Raabe was born in Watertown, Wisconsin. He graduated from the University of Wisconsin–Madison in 1937, with a bachelor's degree in accounting. He later went on to get his MBA at Drexel University.
Raabe did not hear the words "midget" or "dwarf" until young adulthood, and for a long time believed no one else might also be like him. After visiting the Midget Village at Chicago's Century of Progress in 1933, he realized he was not alone and took a summer job with the fair the next year. After graduating from the University of Wisconsin, he was turned down for employment by one company after another until Oscar Mayer hired him as a salesman. Raabe took a leave of absence from his sales job to audition for a Wizard of Oz role.
At about 107 centimetres (42 in), or three feet, six inches, tall, he played the role of the coroner in The Wizard of Oz in 1939. Raabe, however, went uncredited in the role, which lasted only 13 seconds. In the film, the coroner confirms the death of the Wicked Witch of the East, with Raabe's lines being:As coroner, I must aver
I thoroughly examined her
And she's not only merely dead
She's really, most sincerely dead!
These lines, unlike most of those delivered by the Munchkins, were not dubbed over with the speeded-up voices of other performers. In addition to his role in the film, Raabe worked for many decades as a spokesman for Oscar Mayer, where he was known as "Little Oscar, World's Smallest Chef". He traveled in the first Wienermobile, which was the idea of the company founder's nephew, Carl Mayer, in 1936. Because the vehicle had little space for any passengers, Mayer realized the spokesman would have to be small and Raabe got the job.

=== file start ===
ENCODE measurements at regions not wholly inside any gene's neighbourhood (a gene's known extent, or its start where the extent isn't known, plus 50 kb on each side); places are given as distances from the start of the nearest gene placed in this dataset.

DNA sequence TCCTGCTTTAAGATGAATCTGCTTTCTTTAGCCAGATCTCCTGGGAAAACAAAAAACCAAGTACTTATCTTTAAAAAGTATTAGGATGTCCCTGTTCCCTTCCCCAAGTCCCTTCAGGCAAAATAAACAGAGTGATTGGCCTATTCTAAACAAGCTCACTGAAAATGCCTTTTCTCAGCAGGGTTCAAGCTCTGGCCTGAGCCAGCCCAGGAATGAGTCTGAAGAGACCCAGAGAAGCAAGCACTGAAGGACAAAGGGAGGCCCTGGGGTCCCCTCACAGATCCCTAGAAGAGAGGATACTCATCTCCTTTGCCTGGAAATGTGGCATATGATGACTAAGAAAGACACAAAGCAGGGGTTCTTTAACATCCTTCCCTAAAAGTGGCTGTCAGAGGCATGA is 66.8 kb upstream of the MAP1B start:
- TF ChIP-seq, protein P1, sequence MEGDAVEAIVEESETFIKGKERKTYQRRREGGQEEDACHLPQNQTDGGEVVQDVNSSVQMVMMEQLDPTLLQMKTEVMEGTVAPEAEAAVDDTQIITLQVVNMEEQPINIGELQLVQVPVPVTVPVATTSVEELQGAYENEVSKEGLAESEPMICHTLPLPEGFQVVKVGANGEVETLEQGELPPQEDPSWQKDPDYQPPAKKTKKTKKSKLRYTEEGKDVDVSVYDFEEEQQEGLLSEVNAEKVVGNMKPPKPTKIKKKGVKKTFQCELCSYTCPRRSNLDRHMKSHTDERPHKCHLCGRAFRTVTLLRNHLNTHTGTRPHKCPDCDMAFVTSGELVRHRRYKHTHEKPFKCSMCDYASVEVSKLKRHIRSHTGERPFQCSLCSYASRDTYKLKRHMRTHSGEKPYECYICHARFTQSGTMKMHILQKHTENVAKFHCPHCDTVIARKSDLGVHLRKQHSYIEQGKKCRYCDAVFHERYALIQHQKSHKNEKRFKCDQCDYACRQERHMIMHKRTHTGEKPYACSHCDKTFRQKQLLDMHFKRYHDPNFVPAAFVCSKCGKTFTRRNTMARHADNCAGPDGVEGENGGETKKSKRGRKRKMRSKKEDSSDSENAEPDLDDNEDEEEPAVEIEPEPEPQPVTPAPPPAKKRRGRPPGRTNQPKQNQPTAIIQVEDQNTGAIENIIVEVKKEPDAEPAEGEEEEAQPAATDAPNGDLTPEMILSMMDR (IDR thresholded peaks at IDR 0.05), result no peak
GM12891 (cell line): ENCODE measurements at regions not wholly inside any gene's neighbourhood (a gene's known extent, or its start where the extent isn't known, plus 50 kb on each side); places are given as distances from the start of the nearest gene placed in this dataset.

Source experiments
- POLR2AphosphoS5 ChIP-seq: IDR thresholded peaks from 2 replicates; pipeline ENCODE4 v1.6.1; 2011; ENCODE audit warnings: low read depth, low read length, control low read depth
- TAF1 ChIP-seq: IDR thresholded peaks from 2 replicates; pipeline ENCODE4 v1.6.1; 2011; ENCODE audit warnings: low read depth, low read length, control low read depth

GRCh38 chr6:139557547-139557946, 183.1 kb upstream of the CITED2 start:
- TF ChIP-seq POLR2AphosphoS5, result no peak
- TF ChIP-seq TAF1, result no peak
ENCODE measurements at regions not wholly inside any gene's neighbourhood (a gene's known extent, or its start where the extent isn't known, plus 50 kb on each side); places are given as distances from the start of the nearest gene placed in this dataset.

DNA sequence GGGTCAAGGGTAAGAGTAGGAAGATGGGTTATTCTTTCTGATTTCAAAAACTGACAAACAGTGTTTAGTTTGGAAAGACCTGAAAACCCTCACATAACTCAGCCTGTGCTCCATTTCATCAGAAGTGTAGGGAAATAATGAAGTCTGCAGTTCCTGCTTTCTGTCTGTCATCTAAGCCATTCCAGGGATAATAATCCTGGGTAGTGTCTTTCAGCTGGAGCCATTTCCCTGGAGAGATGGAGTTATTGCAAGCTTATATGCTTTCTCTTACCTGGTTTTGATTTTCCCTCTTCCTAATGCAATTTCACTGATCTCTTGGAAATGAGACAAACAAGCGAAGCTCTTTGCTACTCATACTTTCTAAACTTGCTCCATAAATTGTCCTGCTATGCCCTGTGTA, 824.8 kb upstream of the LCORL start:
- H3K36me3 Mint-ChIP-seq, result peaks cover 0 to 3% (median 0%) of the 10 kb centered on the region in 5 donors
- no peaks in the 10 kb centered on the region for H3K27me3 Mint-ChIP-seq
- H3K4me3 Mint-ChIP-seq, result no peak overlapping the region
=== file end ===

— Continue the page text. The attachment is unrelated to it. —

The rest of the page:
Raabe continued to work for Oscar Mayer, and claimed to have come up with the idea to sell canned sausages. As the idea was being commercialized, the Army realized that this product would aid in feeding American soldiers in the field and production was diverted to military consumption, as World War II was beginning for the US. Raabe joined the Civil Air Patrol during World War II. During this time, he served as a pilot, flying fire and lake patrol missions as well as serving as a ground instructor. In 1970, he earned a master's degree in business administration from Drexel University. He married a cigarette girl who was his height, Margaret Marie Raabe (1915–1997). They were married for 50 years until her death in a car accident in 1997, in which he was also injured.
Raabe published an autobiography, Memories of a Munchkin: An Illustrated Walk Down the Yellow Brick Road. (ISBN 0-8230-9193-7). As of 2007, he lived alone at the Penney Retirement Community in Penney Farms, Florida.
Raabe appeared in an October 2005 episode of Entertainment Tonight with eight other surviving Munchkins, and he made a guest appearance on Jimmy Kimmel Live! on April 11, 2005. On November 21, 2007, he appeared with six other surviving Munchkin actors, including Jerry Maren, at the unveiling of a Hollywood Star for the Wizard of Oz Munchkins on the Hollywood Walk of Fame. On September 19, 2009, he appeared on National Public Radio program Weekend Edition Saturday.
Raabe still made occasional appearances at Wizard of Oz conventions and celebrations across the country. In 2008 he was honored by the International Wizard of Oz Club with the organization's L. Frank Baum Memorial Award.
In later life Raabe resided at Penney Retirement Community in Penney Farms, Florida. He died at a medical center in nearby Orange Park, Florida, on April 9, 2010, at the age of 94 after going into cardiac arrest. He is buried in Farmington, Wisconsin's Immanuel Evangelical Lutheran Church Cemetery.
On May 2, 2011, John Darkow, an editorial cartoonist at the Columbia Daily Tribune in Columbia, Missouri, created a cartoon using a nearly-verbatim version of the lines spoken by Raabe's coroner character to announce the death of Osama bin Laden the previous day.